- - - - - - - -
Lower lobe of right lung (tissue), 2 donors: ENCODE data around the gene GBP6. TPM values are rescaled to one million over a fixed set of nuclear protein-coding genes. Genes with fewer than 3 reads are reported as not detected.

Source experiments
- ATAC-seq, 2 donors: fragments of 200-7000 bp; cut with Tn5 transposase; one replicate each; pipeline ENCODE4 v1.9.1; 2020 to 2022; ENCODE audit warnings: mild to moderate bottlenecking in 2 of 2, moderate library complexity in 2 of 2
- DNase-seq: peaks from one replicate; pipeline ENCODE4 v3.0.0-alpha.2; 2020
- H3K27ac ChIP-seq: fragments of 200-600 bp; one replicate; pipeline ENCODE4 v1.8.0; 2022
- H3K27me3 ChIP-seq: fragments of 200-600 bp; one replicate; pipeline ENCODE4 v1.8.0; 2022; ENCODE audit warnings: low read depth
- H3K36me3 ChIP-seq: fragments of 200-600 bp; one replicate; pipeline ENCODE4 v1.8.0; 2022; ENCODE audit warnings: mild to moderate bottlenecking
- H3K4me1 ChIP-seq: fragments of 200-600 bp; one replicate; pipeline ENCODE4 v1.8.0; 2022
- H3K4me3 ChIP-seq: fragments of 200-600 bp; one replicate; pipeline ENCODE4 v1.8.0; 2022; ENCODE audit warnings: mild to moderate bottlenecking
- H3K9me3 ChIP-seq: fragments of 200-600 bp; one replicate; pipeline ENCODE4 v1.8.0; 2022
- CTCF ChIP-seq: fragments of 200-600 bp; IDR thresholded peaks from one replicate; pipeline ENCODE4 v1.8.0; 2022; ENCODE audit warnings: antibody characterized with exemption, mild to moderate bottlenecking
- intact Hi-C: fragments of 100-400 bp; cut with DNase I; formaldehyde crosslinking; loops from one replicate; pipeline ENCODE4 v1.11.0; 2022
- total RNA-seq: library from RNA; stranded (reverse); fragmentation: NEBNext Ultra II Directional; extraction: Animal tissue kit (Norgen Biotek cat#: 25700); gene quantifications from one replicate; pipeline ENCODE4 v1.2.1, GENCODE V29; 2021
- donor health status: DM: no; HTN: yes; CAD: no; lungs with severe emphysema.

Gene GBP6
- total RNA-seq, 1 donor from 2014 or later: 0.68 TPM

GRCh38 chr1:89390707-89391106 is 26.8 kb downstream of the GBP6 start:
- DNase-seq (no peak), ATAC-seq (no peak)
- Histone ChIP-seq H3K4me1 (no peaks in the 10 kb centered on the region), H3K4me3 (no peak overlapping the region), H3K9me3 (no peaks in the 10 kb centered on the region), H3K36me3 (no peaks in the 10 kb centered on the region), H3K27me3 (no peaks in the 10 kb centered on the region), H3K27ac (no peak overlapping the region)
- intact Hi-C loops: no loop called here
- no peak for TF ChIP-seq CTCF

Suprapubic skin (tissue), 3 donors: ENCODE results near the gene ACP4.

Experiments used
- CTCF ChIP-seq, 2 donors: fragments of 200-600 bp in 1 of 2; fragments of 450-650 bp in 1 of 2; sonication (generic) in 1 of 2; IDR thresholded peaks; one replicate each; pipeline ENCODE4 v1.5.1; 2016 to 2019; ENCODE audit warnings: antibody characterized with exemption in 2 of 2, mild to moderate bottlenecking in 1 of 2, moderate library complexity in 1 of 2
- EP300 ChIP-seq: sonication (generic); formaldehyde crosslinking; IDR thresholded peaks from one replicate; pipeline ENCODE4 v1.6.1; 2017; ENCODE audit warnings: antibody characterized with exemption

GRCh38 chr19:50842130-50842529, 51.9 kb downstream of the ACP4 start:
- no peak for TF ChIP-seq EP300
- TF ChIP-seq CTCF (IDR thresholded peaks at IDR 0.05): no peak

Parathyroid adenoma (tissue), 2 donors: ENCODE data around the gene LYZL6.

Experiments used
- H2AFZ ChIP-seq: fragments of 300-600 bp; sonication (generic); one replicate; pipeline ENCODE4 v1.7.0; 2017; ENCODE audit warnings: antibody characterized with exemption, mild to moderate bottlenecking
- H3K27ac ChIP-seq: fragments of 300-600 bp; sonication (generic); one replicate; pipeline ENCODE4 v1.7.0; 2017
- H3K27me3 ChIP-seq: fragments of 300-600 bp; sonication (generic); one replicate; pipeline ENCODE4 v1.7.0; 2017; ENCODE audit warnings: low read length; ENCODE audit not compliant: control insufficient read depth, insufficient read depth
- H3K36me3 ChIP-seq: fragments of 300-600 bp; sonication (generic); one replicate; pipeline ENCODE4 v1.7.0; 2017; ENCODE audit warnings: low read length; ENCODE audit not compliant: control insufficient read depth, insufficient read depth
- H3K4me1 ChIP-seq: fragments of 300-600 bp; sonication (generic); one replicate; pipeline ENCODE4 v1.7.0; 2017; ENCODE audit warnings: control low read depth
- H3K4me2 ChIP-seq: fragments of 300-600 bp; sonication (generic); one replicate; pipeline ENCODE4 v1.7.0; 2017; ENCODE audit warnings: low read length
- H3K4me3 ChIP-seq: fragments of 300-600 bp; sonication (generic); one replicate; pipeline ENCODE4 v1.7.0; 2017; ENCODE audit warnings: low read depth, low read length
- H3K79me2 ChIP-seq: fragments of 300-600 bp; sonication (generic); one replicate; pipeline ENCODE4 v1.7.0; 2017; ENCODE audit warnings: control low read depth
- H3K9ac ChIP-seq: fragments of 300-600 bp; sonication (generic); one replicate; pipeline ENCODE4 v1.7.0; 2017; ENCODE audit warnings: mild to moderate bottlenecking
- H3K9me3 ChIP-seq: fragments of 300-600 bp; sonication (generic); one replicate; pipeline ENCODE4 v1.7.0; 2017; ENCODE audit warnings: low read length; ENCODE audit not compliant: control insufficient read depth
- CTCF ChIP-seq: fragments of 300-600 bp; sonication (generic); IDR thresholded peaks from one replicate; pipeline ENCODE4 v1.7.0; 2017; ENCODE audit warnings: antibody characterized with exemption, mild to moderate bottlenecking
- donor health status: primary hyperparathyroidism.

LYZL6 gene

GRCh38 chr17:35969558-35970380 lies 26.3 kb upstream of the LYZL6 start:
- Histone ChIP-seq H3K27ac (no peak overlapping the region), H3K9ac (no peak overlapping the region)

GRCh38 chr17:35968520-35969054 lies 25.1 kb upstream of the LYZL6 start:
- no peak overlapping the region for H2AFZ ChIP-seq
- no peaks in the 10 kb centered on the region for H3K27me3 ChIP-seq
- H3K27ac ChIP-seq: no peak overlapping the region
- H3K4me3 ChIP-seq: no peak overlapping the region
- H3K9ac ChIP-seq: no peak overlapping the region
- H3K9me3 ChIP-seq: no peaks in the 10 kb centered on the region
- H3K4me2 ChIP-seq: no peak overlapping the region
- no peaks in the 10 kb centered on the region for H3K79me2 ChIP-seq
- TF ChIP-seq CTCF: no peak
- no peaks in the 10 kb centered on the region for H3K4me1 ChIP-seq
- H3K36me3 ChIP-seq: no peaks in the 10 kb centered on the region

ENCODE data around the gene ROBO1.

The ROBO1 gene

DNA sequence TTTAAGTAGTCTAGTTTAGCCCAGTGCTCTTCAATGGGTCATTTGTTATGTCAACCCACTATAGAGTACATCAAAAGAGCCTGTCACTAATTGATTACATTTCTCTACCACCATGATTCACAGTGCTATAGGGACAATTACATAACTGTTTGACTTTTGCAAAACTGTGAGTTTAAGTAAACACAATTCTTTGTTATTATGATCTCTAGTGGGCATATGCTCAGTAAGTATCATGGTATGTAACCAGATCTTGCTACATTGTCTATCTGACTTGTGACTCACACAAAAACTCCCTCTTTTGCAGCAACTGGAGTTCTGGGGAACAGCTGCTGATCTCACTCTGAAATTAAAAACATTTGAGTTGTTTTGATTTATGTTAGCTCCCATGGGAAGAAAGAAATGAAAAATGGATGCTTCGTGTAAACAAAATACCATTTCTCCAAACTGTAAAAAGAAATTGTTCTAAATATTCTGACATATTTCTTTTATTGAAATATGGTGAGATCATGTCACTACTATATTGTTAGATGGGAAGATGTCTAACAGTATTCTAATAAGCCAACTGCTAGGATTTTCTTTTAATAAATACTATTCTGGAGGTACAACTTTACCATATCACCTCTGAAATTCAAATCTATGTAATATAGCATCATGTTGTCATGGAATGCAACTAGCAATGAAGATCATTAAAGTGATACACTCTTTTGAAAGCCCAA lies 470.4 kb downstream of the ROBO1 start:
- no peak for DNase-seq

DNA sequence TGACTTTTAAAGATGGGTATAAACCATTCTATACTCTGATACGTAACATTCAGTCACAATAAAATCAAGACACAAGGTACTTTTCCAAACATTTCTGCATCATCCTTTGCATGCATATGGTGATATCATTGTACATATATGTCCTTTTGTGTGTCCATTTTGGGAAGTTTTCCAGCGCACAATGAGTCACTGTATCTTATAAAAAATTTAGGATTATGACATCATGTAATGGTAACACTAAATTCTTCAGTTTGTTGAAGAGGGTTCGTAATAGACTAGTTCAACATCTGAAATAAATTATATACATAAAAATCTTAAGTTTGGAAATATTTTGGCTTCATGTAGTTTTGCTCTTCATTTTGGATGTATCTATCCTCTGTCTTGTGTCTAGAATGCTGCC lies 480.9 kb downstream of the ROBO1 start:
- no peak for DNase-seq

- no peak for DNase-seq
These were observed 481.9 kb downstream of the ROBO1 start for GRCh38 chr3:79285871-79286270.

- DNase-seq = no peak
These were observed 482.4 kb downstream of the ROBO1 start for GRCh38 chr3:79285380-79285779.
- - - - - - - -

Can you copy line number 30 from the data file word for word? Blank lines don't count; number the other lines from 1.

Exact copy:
Experiments used